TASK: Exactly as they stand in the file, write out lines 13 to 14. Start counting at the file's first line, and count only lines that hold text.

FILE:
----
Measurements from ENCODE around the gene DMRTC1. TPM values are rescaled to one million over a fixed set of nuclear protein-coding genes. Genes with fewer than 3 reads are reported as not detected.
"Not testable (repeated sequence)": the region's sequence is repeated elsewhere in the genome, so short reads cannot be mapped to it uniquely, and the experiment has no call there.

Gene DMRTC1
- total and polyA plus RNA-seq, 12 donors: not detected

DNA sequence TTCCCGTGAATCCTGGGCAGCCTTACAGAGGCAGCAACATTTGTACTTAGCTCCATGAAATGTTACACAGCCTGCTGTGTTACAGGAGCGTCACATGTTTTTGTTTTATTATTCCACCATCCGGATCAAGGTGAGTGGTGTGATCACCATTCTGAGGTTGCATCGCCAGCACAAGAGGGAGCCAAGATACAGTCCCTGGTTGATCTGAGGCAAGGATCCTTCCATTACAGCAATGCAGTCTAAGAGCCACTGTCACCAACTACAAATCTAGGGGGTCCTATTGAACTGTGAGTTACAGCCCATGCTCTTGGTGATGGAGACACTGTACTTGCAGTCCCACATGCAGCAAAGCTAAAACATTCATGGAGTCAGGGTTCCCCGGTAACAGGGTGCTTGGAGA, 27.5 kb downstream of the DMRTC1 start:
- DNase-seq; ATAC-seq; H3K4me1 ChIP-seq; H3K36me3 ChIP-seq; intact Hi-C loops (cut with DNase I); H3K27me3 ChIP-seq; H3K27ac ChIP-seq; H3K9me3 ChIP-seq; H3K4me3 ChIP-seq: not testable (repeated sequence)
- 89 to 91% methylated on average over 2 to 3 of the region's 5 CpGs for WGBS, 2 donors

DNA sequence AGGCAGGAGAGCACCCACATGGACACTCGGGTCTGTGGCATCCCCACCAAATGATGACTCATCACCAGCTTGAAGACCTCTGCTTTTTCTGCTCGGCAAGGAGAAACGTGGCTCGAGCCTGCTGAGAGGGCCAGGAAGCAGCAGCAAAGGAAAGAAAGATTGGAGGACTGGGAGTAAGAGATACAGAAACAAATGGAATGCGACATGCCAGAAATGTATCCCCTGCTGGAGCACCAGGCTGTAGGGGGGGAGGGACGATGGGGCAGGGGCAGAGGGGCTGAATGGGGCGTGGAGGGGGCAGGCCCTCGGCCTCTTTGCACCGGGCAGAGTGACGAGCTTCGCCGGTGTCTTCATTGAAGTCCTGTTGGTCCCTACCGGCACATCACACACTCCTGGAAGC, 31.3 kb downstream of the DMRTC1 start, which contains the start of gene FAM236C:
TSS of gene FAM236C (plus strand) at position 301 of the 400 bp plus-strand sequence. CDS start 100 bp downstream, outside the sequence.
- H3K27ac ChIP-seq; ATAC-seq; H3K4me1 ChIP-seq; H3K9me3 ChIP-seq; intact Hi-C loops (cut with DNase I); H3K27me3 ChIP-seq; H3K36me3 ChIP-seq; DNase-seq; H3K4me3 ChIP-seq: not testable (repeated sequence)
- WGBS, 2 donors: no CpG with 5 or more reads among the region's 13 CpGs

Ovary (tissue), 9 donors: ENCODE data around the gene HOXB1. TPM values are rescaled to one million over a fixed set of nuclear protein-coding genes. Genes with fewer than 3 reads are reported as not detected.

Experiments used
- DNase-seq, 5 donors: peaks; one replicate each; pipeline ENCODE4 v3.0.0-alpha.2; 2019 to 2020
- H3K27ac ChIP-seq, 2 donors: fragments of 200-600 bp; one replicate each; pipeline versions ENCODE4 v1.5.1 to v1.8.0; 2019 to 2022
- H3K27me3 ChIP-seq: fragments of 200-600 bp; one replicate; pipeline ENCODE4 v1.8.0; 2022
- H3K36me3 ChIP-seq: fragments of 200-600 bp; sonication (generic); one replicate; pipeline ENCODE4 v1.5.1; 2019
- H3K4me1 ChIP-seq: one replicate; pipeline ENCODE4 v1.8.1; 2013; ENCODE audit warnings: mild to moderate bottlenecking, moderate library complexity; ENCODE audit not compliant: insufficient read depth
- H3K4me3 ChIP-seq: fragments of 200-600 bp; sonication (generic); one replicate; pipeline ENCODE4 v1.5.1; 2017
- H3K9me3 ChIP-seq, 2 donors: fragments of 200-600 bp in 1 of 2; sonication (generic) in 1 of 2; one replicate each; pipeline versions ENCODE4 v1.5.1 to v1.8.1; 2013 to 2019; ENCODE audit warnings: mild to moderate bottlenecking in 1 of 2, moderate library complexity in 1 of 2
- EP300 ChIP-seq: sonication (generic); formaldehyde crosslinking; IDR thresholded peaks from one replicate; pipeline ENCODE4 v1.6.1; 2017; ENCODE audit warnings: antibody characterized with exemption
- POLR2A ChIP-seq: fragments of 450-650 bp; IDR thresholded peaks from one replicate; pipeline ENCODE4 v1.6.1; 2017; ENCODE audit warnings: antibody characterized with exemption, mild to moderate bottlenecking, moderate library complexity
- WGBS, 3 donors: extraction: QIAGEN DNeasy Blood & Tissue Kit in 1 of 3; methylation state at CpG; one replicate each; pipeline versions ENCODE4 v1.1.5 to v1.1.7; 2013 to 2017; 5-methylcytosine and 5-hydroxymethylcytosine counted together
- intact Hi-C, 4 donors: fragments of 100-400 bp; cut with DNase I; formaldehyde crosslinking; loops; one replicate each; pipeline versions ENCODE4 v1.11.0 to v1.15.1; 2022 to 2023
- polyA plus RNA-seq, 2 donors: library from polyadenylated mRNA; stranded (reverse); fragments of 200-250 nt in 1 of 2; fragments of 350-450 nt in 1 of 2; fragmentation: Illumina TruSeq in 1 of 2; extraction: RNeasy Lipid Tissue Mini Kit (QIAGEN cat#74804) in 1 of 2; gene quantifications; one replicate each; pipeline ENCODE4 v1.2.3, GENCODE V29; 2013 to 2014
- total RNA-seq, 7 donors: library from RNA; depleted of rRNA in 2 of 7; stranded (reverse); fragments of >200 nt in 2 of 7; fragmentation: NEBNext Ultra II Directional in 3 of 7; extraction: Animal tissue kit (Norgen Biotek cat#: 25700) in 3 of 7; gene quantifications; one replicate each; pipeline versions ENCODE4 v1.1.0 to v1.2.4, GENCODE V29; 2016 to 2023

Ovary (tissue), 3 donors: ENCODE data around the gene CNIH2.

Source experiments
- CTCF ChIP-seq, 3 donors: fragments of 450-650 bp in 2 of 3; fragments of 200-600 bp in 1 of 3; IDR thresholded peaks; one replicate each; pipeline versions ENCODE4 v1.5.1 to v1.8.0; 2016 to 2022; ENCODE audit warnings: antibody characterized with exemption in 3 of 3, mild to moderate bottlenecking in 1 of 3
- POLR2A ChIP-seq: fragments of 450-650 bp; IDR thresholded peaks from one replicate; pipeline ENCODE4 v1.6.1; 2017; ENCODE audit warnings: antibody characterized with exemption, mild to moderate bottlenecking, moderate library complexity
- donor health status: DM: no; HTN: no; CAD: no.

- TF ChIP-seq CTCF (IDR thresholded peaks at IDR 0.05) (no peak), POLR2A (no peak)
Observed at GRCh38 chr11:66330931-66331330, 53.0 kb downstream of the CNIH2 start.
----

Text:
Experiments used
- DNase-seq, 5 donors: peaks; one replicate each; pipeline ENCODE4 v3.0.0-alpha.2; 2019 to 2020